Fort Worth police still untangling cause of wreck that killed 4

FORT WORTH -- Police are still trying to sort out what sparked a fiery crash early Sunday that claimed the lives of four people, including three children from separate families.

Livita Simms, 25, was reportedly driving her two children, two other children belonging to a friend and another child who had been invited along. Her Toyota Corolla left a northbound Interstate 35W service road in south Fort Worth about 1:30 a.m. Sunday and crashed into a concrete pillar, bursting into flames.

Relatives of two of the deceased children say they have no idea where Simms was taking the children at that hour.

Simms, 13-year-old Elijah Drisdle and an unidentified girl who relatives believe is Simms' 5-year-old daughter were pronounced dead at the scene.

A fourth person, 13-year-old Deguone Matlock Jr., was rescued by firefighters from the burning car but died from his injuries Monday afternoon at Parkland Memorial Hospital in Dallas.

It appears to be the most fatalities in a Tarrant County wreck since four Fort Worth teenagers were killed by a drunken driver on Loop 820 South in August 2005. The drunken driver also died.

Deguone's mother, Lizzie Taylor, said Deguone and his 9-year-old brother, Reginald Clay, had been staying with her fiance and stepfather while she was away for the weekend. She said Simms stopped by the house about 10 p.m. Saturday and asked Taylor's stepfather whether she could take the children to a movie.

"He thought it was OK for them to go," Taylor said, explaining that Simms had watched the boys before when she was away. "I'm not blaming him."

Shameka Johnson, Elijah's mother, said she was at church about 9 p.m. Saturday when she received a call from a woman who she believed was one of Deguone's relatives, asking whether Elijah could go with them to the movies.

"I just figured there was no harm. Let them go watch a movie," Johnson said. "... Next thing you know, I got a phone call that my son got killed in a wreck. I have no idea what they were doing out that late."

Taylor said she learned of the wreck Sunday from relatives and rushed over to Parkland. Though Deguone was badly burned, Taylor said, she recognized him by his feet and chipped teeth.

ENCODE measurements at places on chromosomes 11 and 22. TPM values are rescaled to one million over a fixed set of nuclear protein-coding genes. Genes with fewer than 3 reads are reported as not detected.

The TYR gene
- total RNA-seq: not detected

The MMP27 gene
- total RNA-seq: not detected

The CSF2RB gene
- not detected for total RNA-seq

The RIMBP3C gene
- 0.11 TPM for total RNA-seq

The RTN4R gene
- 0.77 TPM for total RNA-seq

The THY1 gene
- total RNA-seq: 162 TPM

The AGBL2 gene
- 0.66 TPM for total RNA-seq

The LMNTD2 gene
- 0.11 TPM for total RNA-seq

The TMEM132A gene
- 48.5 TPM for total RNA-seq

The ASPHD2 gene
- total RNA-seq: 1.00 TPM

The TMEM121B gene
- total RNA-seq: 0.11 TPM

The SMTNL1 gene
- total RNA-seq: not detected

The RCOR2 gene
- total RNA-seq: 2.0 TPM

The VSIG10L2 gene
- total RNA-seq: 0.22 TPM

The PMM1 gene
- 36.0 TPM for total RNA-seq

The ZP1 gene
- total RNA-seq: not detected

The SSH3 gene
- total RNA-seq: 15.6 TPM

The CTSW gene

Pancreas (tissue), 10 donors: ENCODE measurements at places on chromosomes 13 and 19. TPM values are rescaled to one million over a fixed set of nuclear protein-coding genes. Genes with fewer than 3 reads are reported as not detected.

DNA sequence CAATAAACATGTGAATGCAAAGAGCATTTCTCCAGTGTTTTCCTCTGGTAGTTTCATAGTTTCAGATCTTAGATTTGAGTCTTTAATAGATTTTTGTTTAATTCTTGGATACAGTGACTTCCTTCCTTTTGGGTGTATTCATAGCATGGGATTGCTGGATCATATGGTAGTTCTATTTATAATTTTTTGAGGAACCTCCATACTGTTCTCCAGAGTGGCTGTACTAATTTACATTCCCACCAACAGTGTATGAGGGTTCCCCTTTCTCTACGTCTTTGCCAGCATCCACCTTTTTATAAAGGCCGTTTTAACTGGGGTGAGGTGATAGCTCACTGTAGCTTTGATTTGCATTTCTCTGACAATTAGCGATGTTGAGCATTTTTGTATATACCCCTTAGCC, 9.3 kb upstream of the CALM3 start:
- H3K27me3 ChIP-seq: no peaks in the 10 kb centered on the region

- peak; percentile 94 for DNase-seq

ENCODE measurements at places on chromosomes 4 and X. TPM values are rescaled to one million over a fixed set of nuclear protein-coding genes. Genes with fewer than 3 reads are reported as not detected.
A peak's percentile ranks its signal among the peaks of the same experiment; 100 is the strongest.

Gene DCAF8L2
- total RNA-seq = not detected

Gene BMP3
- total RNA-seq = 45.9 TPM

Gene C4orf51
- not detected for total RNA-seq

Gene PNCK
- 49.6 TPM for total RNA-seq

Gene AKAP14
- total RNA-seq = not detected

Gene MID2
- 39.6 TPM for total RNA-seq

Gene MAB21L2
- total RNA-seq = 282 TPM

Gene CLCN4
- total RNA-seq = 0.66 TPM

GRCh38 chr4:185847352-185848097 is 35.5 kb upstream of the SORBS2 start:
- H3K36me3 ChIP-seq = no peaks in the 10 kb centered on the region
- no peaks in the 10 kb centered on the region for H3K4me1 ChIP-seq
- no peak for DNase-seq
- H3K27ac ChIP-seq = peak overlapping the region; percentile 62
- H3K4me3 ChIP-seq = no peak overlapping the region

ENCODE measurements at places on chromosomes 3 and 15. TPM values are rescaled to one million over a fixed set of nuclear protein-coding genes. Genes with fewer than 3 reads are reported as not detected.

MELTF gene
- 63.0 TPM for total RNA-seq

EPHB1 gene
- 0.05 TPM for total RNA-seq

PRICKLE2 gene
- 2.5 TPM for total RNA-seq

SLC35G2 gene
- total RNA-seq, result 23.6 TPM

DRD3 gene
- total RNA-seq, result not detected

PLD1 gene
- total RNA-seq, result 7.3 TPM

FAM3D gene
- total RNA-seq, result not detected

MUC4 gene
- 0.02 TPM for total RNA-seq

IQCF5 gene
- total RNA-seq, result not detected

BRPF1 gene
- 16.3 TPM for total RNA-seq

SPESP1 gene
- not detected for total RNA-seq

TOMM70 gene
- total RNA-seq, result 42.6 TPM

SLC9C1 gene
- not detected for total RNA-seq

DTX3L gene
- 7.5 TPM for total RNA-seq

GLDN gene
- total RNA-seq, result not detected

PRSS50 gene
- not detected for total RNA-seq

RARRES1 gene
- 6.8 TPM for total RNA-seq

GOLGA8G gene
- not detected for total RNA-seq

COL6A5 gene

Reginald returned home from the hospital Tuesday evening, in a wheelchair and with a rod implanted in his broken leg, Taylor said.

Simms' 11-year-old son suffered minor injuries and was released from the hospital Monday.

Possible 7th person

Natrayia Cain, aunt of Deguone and Reginald, said Reginald has told relatives that a seventh person was inside the car -- a female friend of Simms and his mother.

"She and the driver were arguing," Cain recounted Reginald saying. "Apparently the girl pulled the steering wheel and [Simms] lost control."

The woman fled before emergency crews arrived, Cain said Reginald told the family.

Lt. Paul Henderson, a police spokesman, said police are looking into the 9-year-old boy's claims but cautioned that the child has given investigators conflicting information that could be due to head trauma.

Henderson said that while police did find another woman's purse inside the Corolla, there is no evidence to suggest that the woman was inside the car at the time of the wreck.

"According to the accident investigators, there is no way that anyone sitting in the passenger seat would have been able to walk away from the accident without injury based on the damage to the vehicle itself," Henderson said.

He said investigators are trying to locate the woman, however, to return her purse and question her about Simms' whereabouts and activities before the crash.

"They're trying to establish what the driver's activities were prior to getting into the car and whether or not alcohol could be a contributing factor," he said.

Children remembered

Deguone, nicknamed "Little Bubba," loved playing football, playing video games and going door to door to offer help to his neighbors, his aunt said.

Cain said Deguone took it upon himself to help care for his grandfather, whose right leg had been amputated.

"He was like a young caregiver to him," she said. "He pushed him around in the wheelchair. He bathed him, helped put his clothes on. He pretty much gave him everything he needed."

Cain said sometimes employees at a neighborhood grocery store would even pay Deguone a few dollars to gather shopping carts and bring them in.

"He was known around the city," Cain said. "Everyone he came in contact with, he touched their lives in some way."

Counselors have been available to Deguone and Elijah's classmates at Wedgwood 6th Grade Center.

"I've had a lot of people come over from school, his teachers. I've been flooded," said Johnson, Elijah's mother. "God's good. My baby was loved by so many people."

Nicknamed "Dinky," Elijah loved skateboarding, playing guitar and listening to rock 'n' roll. Johnson said she hopes people will remember her son for the way he lived, not the way he died.

"He made a friend everywhere he went," Johnson said. "He brought strangers to my house. He said they were hungry and he would feed them."

Johnson said that her son enjoyed attending Bible study and that, almost as if he somehow knew, he had recently been fascinated with learning more about the afterlife.

"He always wanted to know how heaven is. During the last couple of weeks of his life, he was always asking, 'Mama, how is heaven?'" she said, her voice cracking. "He knows now."

DEANNA BOYD, 817-390-7655

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